That being said, finding a community of likeminded people in the permaculture and regenerative living world can be challenging.

Having gone through this struggle myself, I thought I’d share some tips and tricks to help you start engaging with like-minded communities both in person and online.

“Offline” Communities

Meetups is a platform for finding local community gatherings and events used all over the world. I’ve found it especially useful in finding my community of permaculturists.

A quick search on meetup’s website for permaculture lists over 500 permaculture meetups around the world. You could also broaden that search to green living, which has over 1800 meetup groups globally.

These meetups can be educational or just for fun. There’s also groups that are simply communities that meet on a regular basis to share ideas or help each other out. A great way to find a local permaculture community
Meetup is great for engaging with like-minded people near you.

If you can’t find a meetup group that has something to do with permaculture around you, it’s very easy to start one yourself.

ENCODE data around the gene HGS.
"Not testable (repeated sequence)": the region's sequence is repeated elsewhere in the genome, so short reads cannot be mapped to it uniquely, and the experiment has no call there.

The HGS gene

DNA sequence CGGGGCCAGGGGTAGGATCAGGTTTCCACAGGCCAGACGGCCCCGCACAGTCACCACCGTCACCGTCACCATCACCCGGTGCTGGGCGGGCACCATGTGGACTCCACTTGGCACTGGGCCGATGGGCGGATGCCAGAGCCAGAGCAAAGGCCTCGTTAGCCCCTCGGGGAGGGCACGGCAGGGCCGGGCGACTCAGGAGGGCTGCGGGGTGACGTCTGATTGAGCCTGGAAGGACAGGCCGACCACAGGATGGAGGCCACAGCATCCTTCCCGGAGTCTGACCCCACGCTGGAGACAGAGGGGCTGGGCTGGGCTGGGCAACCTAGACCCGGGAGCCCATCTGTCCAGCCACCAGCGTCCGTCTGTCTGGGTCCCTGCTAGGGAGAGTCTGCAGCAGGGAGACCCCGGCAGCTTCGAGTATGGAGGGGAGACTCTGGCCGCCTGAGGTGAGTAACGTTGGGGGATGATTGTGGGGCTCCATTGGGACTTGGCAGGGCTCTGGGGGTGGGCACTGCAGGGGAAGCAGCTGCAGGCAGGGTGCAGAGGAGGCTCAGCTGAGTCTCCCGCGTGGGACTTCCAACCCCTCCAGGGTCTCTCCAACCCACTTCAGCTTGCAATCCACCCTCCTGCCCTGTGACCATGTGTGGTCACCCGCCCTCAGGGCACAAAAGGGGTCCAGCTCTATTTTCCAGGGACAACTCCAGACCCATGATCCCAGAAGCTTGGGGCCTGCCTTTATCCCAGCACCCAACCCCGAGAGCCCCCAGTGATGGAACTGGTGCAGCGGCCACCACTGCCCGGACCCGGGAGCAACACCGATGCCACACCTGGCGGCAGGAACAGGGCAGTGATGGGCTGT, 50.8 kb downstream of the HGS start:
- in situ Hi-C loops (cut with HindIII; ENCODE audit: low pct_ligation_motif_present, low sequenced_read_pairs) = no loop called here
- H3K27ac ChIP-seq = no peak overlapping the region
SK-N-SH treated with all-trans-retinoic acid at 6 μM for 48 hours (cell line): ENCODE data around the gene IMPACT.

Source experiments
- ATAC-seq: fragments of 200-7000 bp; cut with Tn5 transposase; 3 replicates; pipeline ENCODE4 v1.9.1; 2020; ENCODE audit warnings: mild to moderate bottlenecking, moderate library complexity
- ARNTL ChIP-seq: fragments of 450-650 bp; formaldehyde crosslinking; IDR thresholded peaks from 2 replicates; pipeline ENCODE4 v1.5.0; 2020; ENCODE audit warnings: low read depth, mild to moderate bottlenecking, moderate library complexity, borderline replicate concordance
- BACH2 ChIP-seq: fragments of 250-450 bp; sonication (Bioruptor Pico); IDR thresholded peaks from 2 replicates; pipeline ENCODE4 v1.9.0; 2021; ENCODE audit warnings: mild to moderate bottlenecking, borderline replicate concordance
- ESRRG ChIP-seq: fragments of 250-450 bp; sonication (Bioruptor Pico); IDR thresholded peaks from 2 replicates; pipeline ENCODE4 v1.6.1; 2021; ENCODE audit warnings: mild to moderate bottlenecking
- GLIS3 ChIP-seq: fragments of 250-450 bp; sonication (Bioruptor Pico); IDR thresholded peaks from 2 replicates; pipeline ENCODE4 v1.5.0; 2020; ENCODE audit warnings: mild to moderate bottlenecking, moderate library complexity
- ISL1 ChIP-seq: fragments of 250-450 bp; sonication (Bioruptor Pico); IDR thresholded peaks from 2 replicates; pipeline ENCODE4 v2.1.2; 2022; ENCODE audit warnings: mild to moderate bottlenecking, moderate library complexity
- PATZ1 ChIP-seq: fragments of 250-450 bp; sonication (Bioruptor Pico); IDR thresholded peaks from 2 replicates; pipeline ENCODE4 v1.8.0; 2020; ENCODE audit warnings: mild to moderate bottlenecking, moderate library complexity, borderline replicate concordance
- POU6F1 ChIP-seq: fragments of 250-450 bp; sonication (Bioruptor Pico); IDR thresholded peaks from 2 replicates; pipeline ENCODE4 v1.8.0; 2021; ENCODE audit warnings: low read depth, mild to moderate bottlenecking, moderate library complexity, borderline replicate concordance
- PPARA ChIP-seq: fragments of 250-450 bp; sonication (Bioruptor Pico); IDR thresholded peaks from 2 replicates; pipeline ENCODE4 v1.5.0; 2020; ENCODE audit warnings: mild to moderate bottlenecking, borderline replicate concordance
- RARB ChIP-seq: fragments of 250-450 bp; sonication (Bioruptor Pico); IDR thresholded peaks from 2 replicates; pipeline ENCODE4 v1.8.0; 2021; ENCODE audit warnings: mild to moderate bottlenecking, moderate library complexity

Alternatively, if there’s an inactive group near you, you can start posting events to encourage people to engage, or even message the organizers to see if you can lend a hand. Most people will gladly welcome help with organizing, and it’s a great way to meet people in your community that have the same passions as you.

Permaculture Convergences

A permaculture convergence is exactly what it sounds like- a group of permaculturists getting together to network and share skills and ideas.

There’s not a single directory of convergences around the world, so the best way to find one near you is to do an online search for “permaculture convergence” and your city, state, or region. There’s local, regional, continental, and global convergences that happen on a regular basis.

I’ve attended the Northwest Permaculture Convergence in Washington and was amazed at how many people were there sharing knowledge and networking to build their local permaculture community.


One of the best ways to gain hands-on experience while supporting your community is to find volunteer opportunities near you.